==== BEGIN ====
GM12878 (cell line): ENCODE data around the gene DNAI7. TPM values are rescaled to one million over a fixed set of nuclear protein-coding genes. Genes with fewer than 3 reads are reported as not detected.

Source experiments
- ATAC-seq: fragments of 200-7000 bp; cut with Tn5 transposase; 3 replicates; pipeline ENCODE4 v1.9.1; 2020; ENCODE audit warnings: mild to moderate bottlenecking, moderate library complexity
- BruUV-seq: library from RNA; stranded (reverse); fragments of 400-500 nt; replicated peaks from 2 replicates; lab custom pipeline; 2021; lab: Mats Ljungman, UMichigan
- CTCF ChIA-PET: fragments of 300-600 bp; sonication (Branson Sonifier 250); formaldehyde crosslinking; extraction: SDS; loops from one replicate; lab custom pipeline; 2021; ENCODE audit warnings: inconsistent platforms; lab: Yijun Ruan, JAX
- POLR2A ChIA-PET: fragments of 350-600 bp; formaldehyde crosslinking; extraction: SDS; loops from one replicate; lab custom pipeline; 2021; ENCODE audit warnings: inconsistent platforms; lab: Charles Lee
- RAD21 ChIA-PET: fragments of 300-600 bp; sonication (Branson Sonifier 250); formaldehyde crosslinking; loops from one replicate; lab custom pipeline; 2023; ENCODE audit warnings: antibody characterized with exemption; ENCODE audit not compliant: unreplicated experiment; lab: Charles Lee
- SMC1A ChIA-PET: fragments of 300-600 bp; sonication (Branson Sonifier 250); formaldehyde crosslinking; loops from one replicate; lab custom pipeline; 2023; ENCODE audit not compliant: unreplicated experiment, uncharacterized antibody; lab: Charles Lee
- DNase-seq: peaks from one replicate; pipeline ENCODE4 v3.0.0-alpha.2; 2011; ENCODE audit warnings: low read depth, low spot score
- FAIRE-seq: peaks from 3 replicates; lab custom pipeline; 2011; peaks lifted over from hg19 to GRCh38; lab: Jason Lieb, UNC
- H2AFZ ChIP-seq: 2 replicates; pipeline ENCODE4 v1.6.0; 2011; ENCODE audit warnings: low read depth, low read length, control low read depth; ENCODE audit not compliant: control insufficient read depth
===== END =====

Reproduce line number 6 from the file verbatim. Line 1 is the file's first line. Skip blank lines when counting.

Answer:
- POLR2A ChIA-PET: fragments of 350-600 bp; formaldehyde crosslinking; extraction: SDS; loops from one replicate; lab custom pipeline; 2021; ENCODE audit warnings: inconsistent platforms; lab: Charles Lee